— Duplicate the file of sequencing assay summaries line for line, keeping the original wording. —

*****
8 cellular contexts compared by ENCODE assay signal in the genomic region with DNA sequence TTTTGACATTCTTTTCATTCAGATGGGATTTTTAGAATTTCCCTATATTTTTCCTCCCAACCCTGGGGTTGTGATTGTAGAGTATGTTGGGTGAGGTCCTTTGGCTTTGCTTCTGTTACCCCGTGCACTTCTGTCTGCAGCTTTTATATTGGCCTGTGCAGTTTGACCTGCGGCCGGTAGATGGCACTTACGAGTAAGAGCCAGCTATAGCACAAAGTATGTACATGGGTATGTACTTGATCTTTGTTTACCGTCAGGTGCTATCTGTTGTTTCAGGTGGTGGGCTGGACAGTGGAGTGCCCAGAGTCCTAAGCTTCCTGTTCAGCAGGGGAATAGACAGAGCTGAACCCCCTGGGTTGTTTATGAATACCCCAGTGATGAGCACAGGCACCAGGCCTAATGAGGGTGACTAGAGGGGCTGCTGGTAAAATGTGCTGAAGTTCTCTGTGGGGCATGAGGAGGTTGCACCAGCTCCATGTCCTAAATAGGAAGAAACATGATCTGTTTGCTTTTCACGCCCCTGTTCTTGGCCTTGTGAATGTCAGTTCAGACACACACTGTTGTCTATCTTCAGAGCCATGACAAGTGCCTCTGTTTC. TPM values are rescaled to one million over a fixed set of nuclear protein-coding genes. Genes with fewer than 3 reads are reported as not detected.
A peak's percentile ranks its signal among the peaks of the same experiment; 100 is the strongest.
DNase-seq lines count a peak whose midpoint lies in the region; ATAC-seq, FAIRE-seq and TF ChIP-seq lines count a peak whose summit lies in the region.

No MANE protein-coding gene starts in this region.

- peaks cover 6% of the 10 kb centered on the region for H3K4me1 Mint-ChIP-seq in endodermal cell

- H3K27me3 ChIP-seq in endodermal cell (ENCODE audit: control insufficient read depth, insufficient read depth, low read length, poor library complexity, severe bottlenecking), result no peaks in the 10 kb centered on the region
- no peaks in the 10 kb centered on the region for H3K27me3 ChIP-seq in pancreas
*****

8 cellular contexts compared by ENCODE assay signal in the genomic region with DNA sequence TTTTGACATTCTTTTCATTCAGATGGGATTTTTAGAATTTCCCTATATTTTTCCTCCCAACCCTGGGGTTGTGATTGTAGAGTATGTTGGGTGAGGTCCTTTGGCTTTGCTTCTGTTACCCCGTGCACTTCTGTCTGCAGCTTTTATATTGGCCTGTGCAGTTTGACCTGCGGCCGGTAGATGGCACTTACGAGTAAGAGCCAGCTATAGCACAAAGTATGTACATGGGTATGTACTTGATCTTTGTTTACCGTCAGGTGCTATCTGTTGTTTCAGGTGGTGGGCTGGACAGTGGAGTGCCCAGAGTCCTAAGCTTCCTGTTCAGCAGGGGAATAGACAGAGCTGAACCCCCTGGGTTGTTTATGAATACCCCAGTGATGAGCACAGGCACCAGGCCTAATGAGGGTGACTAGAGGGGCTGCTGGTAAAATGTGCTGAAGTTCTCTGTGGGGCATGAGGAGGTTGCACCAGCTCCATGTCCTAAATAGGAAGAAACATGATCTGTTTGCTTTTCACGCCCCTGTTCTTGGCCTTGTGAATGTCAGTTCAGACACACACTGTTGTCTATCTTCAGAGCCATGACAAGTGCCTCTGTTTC. TPM values are rescaled to one million over a fixed set of nuclear protein-coding genes. Genes with fewer than 3 reads are reported as not detected.
A peak's percentile ranks its signal among the peaks of the same experiment; 100 is the strongest.
DNase-seq lines count a peak whose midpoint lies in the region; ATAC-seq, FAIRE-seq and TF ChIP-seq lines count a peak whose summit lies in the region.

No MANE protein-coding gene starts in this region.

- peaks cover 6% of the 10 kb centered on the region for H3K4me1 Mint-ChIP-seq in endodermal cell

- H3K27me3 ChIP-seq in endodermal cell (ENCODE audit: control insufficient read depth, insufficient read depth, low read length, poor library complexity, severe bottlenecking), result no peaks in the 10 kb centered on the region
- no peaks in the 10 kb centered on the region for H3K27me3 ChIP-seq in pancreas